Hugh and I are in the Netherlands, where we are getting ready to participate in the Sustainable Food Lab Summit, a meeting that gathers together different stakeholders in supply chains and facilitates a great discussion about finding solutions to ensure the future of our global supply chains. It is against this backdrop that I start to process the news that Blue Bottle just raised $70 million dollars in venture capital. This is after Philz Coffee raised $15 million and just 18 months after Blue Bottle secured $24 million dollars injection of venture capital funding. I think that this is great news for the specialty coffee industry as a whole and I salute Blue Bottle, James Freeman, Philz and the other retail leaders of specialty coffee for their vision and for elevating the coffee experience for the public. I’m looking forward to watching (and drinking!) the continued innovations. However, I long for the day when we can publicize and get excited about multi-million dollar direct investments into farmers and farmer organizations at the base of our supply chains. Not loans or donations or grants, but investment, with an expectation that returns can be made through investing in farms and farmers.
Unequal investment flows into opposite sides of the supply chain are intrinsically linked to a recent report the World Bank released a few weeks ago that caught my attention and has taken me a while to digest. Entitled Risk and finance in the coffee sector – this 140 page study takes a look at the myriad of challenges that a coffee farmer and farmer organizations face through the lens of risk and risk management, and how this ultimately determines the access to finance.
The authors of the report have constructed a very compelling argument. Put simply, the study argues that the inability of the farmer and of farmer organizations to properly address and manage risk limits their access to loans and other financial products, whereas the firms and businesses working on the retail end of the sector have less exposure to risk, understand how manage it better, and therefore receive financial support from banks, hedge funds and venture capital and others.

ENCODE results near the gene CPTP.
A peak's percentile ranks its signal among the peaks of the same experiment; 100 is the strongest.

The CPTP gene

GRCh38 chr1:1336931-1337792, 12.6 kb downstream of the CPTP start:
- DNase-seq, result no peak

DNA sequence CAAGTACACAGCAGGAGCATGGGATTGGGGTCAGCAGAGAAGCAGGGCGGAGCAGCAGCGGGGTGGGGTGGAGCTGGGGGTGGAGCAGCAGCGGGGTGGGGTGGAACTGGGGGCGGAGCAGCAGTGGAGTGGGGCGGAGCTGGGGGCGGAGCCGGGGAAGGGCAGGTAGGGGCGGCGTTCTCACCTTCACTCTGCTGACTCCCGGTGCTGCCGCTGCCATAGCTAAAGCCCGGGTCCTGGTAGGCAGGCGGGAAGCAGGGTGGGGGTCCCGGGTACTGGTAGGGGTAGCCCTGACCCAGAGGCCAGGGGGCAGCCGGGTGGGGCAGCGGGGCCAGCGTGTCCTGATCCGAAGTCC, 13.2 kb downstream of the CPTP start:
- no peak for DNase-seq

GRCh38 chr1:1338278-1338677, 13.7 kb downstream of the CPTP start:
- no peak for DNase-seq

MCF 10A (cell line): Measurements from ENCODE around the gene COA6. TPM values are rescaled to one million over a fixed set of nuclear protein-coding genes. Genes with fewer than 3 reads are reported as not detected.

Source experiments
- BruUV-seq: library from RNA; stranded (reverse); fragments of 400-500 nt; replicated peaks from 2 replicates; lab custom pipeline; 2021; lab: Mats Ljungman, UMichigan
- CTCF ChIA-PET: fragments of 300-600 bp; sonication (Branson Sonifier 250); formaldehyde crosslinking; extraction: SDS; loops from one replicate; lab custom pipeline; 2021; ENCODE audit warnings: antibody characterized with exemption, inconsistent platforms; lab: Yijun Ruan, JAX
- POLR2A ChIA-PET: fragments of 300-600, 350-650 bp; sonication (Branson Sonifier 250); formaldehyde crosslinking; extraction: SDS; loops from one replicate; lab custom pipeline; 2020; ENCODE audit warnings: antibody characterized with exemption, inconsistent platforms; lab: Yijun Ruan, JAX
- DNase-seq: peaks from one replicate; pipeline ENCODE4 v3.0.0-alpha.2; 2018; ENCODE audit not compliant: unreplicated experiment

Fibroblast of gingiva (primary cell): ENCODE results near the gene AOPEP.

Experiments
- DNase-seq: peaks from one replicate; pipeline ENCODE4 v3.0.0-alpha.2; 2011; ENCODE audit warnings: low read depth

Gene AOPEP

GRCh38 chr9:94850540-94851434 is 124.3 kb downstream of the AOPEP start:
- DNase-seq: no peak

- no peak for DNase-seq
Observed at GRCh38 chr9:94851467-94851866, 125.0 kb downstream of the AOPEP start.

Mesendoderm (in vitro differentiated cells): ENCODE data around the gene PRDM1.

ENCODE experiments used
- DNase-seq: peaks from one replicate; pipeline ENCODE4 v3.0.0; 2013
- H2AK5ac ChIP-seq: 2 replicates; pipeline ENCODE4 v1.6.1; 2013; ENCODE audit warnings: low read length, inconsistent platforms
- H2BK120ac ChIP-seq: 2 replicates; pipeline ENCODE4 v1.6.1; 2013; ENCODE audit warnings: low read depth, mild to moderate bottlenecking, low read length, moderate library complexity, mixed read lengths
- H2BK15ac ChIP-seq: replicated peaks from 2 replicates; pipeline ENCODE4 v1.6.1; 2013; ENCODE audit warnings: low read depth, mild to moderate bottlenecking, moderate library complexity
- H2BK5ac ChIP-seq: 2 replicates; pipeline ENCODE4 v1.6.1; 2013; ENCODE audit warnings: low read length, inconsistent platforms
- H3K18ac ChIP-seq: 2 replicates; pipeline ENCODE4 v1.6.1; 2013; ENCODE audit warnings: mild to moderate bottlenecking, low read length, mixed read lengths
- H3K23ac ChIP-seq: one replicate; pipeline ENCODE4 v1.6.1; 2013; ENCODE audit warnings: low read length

Yet, there is an inherent contradiction here. The segment of the coffee supply chain that needs investment the most and the one that receives it the least also happens to be the most vulnerable (just look here. And here. And here…). So the question is, how we help create the conditions so that we foment and develop opportunities for investment at the base of the supply chain? How can we invest the next $70 million dollars into the foundations of our supply chain?
And to understand how far that $70 million would go, let’s do a quick back-of-the-envelope calculation. Let’s take El Salvador – the Central American country that has been hit the hardest by roya and having the hardest time coming out of the crisis. Assuming a renovation cost of $4,000 per manzana (0.7 hectare) would mean that $70 million would fund the renovation of 17,500 manzanas. Considering that the entire amount of land dedicated to coffee production in El Salvador is approximately 218,000 manzanas means that the most recent injection of venture capital 218,000 manzanas, it would be enough to fund the renovation of about 8% of coffee from El Salvador. It is estimated that 60% of the parque cafetalera needs to be renovated, or approximately 130,000 manzanas. Using our estimated renovation cost, this would be a $520 million investment to ensure the future of coffee in El Salvador. For perspective, Root Capital has $100 million in active loans this year across the globe. It is not enough at the moment.
I’m hoping to engage with innovators in this area to help me understand and to explore ideas on how we can make a collective effort to work towards creating environments at origin that are attractive for investment. Specifically, what are new ways we can share and or transfer risk from farmers?
I hope to share some ideas with all of you in future posts.